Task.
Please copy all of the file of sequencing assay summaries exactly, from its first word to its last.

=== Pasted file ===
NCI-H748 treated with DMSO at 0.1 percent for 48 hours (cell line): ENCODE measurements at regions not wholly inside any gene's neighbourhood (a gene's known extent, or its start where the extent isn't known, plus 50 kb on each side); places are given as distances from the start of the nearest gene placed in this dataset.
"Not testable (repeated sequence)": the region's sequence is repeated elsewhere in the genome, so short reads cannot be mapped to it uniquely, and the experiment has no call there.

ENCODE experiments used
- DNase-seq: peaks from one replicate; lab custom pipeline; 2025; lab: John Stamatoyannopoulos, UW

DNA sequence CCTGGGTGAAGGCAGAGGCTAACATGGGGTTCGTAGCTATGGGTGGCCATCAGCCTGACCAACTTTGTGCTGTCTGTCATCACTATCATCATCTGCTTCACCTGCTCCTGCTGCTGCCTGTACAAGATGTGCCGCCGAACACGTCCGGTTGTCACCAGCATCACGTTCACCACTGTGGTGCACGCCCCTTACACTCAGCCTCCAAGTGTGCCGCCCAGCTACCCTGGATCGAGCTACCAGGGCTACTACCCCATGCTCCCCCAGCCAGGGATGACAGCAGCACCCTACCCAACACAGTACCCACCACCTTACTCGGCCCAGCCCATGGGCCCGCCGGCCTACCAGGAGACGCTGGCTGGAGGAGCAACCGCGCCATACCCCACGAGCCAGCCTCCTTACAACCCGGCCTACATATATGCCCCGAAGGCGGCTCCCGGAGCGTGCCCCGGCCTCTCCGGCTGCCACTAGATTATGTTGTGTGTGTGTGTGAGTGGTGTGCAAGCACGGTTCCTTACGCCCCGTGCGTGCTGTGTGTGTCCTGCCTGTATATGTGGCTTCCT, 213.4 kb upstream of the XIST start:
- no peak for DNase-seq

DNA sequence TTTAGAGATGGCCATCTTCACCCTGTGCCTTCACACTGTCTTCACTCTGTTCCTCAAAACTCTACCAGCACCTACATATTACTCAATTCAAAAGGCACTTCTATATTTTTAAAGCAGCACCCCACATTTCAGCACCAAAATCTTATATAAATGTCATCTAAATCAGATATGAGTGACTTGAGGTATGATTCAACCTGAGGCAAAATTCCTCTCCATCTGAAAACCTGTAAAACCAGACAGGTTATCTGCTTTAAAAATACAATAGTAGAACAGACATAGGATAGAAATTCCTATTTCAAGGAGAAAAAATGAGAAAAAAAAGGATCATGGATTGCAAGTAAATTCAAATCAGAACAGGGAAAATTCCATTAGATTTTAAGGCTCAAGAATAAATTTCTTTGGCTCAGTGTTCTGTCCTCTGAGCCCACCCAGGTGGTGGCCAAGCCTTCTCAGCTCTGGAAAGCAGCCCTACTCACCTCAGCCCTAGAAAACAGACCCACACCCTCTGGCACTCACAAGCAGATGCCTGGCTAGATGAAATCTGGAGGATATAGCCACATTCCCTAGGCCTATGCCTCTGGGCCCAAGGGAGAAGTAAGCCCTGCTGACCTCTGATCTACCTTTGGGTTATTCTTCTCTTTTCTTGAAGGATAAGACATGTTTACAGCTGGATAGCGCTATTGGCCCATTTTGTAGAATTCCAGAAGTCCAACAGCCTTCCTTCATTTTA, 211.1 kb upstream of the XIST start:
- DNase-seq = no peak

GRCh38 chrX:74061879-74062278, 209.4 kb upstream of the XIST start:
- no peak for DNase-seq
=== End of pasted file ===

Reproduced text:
NCI-H748 treated with DMSO at 0.1 percent for 48 hours (cell line): ENCODE measurements at regions not wholly inside any gene's neighbourhood (a gene's known extent, or its start where the extent isn't known, plus 50 kb on each side); places are given as distances from the start of the nearest gene placed in this dataset.
"Not testable (repeated sequence)": the region's sequence is repeated elsewhere in the genome, so short reads cannot be mapped to it uniquely, and the experiment has no call there.

ENCODE experiments used
- DNase-seq: peaks from one replicate; lab custom pipeline; 2025; lab: John Stamatoyannopoulos, UW

DNA sequence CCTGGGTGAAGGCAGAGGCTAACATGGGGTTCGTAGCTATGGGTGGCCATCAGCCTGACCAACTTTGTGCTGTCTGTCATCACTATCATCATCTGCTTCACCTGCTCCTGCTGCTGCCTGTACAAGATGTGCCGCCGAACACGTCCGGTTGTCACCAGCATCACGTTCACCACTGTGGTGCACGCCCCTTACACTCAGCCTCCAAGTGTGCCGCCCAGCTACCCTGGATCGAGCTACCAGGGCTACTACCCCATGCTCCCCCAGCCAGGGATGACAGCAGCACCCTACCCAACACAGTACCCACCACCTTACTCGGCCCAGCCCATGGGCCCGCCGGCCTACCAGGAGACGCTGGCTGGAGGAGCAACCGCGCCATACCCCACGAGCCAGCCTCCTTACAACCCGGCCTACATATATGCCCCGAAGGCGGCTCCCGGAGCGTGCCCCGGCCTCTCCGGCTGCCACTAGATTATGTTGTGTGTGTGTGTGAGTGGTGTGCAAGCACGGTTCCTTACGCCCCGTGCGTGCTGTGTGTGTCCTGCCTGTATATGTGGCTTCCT, 213.4 kb upstream of the XIST start:
- no peak for DNase-seq

DNA sequence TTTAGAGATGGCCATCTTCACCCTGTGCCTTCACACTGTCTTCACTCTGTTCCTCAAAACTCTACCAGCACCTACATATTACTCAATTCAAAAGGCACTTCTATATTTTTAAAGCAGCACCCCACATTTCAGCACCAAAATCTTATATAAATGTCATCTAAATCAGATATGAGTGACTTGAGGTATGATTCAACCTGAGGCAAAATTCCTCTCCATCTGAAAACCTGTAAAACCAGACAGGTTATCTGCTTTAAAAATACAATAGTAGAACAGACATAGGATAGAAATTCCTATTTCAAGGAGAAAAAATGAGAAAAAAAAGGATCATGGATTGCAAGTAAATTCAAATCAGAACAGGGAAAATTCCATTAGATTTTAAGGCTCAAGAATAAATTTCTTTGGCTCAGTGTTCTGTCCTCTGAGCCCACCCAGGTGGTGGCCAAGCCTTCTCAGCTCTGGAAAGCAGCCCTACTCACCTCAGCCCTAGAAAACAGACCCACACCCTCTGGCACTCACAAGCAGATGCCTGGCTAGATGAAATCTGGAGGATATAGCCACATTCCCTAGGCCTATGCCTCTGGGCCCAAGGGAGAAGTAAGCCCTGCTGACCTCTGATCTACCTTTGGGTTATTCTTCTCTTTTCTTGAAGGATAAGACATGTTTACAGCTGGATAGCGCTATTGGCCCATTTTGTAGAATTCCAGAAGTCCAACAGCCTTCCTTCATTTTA, 211.1 kb upstream of the XIST start:
- DNase-seq = no peak

GRCh38 chrX:74061879-74062278, 209.4 kb upstream of the XIST start:
- no peak for DNase-seq